I grew up on a street called Salem Court, which probably explains something about my fascination with both the Salem Witch Trials (which started when I played Martha Corey in a school play in eighth grade) and writing about the character of Kendra. When I was five, my mom said that I should be an author. I guess I must have nodded or something because, from that point on she talked about “when” I became an author and sent poems I wrote in school to Highlights magazine. I was collecting rejection slips at age eight!
I learned to read early and often. But I compensated for this early proficiency by absolutely refusing to read the programmed readers required by the school system — workbooks where you read the story, then answered the questions. When the other kids were on Book 20, I was on Book 1! My teacher, Mrs. Zeiser, told my mother, “Alexandra marches to her own drummer.” I don’t think that was supposed to be a good thing. Fortunately, I passed first grade. My favorite authors were Frances Hodgson Burnett, Beverly Cleary, and Judy Blume. A prized childhood memory involves my second grade teacher, Dr. Gross (Yes, that was his name) handing me Ellen Tebbits and saying, “I think you’re ready for this.” I also loved fairy tales. One of the first books I remember owning was a beautiful book of fairy tales, illustrated by Tasha Tudor.
My family moved to Miami when I was in middle school. I believe this is actually the thing that made me a writer because it was the first time I was really miserable. I had a hard time making friends. Art is suffering, people! As it was, I spent a lot of time reading and writing, but I never finished writing a novel.
By high school, I’d made some friends and gotten involved in various “gifted and talented” performing arts programs. I studied opera in college (I’m a coloratura — the really loud, high-pitched sopranos.) and then went to law school.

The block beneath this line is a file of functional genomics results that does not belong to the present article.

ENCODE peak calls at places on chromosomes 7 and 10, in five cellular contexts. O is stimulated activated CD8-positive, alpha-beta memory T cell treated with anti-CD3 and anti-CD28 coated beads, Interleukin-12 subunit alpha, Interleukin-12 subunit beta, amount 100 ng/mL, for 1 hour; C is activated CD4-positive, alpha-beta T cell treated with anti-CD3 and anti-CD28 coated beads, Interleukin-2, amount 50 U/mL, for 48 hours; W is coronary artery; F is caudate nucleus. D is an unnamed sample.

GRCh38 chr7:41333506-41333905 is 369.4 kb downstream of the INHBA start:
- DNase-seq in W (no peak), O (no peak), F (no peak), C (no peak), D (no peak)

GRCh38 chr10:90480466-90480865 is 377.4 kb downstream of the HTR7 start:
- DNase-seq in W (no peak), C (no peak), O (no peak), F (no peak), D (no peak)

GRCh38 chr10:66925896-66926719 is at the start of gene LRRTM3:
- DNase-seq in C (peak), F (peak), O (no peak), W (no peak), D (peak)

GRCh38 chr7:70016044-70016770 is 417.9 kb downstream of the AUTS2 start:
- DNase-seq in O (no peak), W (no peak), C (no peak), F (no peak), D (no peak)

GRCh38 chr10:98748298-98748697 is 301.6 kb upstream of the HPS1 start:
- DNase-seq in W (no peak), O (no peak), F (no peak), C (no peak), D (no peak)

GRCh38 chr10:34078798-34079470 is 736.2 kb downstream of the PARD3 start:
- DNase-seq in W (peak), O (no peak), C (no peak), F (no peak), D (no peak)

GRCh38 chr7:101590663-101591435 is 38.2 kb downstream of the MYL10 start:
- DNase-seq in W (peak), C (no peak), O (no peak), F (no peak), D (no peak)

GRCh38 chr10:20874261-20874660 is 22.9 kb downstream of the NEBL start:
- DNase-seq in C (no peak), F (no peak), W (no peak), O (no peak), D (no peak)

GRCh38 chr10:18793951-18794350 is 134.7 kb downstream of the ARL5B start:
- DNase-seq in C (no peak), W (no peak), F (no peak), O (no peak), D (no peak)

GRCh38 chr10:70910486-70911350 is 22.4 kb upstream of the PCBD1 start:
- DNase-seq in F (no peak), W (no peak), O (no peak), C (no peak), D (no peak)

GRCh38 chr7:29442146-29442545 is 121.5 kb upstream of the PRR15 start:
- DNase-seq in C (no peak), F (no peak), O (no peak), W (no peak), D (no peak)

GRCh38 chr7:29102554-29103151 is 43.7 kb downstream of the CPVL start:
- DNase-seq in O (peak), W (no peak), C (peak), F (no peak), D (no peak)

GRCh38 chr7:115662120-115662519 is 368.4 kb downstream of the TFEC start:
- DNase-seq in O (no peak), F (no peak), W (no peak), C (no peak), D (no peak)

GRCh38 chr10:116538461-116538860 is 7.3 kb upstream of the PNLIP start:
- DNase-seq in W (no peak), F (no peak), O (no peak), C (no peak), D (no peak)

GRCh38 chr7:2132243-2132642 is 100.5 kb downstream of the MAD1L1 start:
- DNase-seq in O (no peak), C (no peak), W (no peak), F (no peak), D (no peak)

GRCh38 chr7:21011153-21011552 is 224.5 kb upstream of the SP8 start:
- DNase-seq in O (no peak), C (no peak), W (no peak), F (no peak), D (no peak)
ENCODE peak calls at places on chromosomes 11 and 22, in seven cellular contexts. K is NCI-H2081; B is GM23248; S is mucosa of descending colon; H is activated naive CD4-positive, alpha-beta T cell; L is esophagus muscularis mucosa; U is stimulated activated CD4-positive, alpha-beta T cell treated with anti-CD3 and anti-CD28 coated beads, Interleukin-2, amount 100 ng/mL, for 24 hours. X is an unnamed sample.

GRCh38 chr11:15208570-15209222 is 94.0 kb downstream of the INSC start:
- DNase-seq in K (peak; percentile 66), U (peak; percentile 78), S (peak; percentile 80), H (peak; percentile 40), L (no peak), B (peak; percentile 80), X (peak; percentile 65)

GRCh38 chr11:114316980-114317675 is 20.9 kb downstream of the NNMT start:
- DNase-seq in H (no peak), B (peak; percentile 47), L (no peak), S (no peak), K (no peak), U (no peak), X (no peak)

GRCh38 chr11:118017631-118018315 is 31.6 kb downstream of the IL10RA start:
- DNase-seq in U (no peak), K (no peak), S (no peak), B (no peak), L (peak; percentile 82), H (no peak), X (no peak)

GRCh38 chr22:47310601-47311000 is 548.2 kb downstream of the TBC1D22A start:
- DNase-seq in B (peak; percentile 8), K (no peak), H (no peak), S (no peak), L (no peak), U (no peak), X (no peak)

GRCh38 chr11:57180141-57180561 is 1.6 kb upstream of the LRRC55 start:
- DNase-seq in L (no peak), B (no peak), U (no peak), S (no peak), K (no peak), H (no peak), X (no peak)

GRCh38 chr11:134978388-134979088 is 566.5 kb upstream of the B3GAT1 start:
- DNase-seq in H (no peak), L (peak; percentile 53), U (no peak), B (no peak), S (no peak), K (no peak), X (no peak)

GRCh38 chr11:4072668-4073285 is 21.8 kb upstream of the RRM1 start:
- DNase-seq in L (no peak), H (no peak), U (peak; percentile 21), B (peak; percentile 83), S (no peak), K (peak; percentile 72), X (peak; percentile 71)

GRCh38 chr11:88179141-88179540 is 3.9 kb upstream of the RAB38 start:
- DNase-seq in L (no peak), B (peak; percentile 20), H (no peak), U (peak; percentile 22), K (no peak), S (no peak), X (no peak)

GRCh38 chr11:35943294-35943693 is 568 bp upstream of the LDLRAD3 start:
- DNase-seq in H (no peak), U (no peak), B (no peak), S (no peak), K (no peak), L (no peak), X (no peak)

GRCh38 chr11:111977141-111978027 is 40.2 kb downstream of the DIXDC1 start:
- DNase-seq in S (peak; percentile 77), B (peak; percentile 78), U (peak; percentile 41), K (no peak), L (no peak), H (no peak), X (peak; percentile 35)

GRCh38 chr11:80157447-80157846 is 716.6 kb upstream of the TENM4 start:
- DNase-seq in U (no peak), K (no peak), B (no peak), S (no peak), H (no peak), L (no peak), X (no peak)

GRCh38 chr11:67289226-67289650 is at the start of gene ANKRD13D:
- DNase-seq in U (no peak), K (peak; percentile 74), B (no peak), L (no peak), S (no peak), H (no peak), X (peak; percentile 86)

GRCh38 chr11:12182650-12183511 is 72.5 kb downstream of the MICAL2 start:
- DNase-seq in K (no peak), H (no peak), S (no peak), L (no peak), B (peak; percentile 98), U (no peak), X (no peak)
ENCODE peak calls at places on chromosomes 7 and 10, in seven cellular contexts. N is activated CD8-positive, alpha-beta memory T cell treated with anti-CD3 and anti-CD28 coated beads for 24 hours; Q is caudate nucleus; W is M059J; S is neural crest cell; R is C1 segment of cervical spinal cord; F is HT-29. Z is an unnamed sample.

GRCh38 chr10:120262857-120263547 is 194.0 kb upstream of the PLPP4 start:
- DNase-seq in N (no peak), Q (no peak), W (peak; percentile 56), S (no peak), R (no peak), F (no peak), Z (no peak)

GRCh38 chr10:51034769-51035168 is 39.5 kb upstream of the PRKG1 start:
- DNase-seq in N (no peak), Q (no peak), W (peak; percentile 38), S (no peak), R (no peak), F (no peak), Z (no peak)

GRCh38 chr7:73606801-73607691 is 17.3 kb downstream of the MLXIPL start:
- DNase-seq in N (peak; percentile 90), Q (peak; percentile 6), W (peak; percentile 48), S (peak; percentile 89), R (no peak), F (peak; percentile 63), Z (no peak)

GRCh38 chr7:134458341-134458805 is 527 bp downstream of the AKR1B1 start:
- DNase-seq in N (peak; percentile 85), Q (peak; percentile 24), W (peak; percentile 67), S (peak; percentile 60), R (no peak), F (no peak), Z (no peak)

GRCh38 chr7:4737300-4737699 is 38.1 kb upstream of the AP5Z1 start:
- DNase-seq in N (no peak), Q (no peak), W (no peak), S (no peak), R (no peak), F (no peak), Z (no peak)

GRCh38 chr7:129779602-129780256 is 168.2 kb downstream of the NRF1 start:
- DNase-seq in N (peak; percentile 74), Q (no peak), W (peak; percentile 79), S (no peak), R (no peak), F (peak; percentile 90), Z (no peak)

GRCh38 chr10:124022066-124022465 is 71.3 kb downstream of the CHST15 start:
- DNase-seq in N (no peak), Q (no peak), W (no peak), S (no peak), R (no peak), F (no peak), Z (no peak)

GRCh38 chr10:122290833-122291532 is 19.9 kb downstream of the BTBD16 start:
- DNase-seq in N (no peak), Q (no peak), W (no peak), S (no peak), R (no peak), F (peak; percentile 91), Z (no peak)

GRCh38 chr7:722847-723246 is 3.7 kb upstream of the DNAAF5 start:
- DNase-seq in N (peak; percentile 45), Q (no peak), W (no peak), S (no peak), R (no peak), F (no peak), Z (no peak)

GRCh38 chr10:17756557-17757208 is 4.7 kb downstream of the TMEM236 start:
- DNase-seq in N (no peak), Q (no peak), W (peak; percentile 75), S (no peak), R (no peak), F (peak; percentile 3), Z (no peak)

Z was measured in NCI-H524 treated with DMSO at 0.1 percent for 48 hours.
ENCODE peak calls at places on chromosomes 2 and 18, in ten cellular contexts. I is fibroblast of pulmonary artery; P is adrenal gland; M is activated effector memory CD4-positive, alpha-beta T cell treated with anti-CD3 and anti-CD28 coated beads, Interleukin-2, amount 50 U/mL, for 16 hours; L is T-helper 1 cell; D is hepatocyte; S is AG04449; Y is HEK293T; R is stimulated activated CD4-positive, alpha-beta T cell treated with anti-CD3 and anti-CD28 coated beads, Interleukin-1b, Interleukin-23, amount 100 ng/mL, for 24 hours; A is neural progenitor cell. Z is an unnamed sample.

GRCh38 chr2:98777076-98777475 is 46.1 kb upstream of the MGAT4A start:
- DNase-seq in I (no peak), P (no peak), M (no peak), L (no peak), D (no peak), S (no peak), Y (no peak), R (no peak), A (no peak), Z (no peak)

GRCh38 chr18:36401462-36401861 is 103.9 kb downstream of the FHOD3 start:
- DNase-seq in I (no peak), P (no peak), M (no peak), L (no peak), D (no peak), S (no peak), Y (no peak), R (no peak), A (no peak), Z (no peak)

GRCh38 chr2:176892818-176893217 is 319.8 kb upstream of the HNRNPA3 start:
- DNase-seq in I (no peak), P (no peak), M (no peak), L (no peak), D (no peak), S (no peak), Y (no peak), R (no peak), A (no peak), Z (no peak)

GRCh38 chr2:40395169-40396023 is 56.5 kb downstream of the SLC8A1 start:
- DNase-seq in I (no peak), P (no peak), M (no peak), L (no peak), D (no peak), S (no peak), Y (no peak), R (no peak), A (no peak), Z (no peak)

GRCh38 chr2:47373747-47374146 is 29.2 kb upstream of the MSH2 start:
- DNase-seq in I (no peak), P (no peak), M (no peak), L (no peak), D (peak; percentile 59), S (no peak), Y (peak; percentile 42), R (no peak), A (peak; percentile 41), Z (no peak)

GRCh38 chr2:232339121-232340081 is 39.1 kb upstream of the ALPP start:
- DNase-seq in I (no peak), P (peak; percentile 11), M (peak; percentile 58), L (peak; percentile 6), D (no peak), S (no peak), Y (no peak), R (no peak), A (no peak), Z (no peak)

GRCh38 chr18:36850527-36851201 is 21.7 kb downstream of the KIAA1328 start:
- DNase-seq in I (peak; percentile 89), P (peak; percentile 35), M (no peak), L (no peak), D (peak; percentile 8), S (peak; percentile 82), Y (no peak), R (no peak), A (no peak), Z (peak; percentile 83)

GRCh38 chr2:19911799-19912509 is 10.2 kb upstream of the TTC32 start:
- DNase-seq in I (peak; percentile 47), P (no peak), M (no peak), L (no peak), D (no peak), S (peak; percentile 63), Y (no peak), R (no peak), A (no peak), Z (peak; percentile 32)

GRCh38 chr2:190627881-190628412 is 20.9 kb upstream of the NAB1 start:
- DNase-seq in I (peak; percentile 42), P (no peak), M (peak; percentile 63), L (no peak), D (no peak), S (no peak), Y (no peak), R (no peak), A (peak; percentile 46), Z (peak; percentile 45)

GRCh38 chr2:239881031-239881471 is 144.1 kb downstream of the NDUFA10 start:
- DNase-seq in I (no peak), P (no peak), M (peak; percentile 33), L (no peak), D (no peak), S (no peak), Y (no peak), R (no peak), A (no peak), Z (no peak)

It was law school that probably helped with my first novel. Breathing Underwater deals with the serious and all-too-common problem of dating violence. I based the book on my experiences interning with the State Attorney’s Office and volunteering with battered women. I thought this was a really important topic, as 27 % of teenage girls surveyed have been hit by a boyfriend. I’m happy that the book is so popular, and if you are reading this bio because the book was assigned for school, I’m happy about that too. You should be grateful you got such a short, easy book. I had to read Heart of Darkness. So please, don’t write to me, asking what the theme is.
I started writing an early (and laughable) version of Breathing Underwater in college (I was really bored on a car trip with my parents). I didn’t get back to it until I had my first daughter, Kat. I’m self-taught. I went to the library and took out books on writing. Then, I read a lot of young-adult novels by writers I admired. Being a good reader is the key to being a good writer. Learn the rules, then break them.
I write my first drafts longhand. Yes, in a notebook. It just feels right. At first, I did that because I didn’t own a computer.
Then, I borrowed a memory typewriter and finally purchased a computer three years after I began writing. A year later Breathing Underwater was finished then accepted. I write by hand because I get a lot of good editing and adding done when I retype. Why mess with what works?
I think I write for young-adults because I never quite got over being one. In my mind, I am still 13-years-old, running laps on the athletic field, wearing this really baggy white gymsuit. I’m continually amazed at the idea that I have a checking account and a mortgage. So I try to write books that gymsuit girl might enjoy. It’s a way of going back to being thirteen . . . knowing what I know now.
Right now, I live half a mile away from my old middle school, in Palmetto Bay, a suburb of Miami, with my husband, Gene, my daughters, Katherine and Meredith, and way too many pets.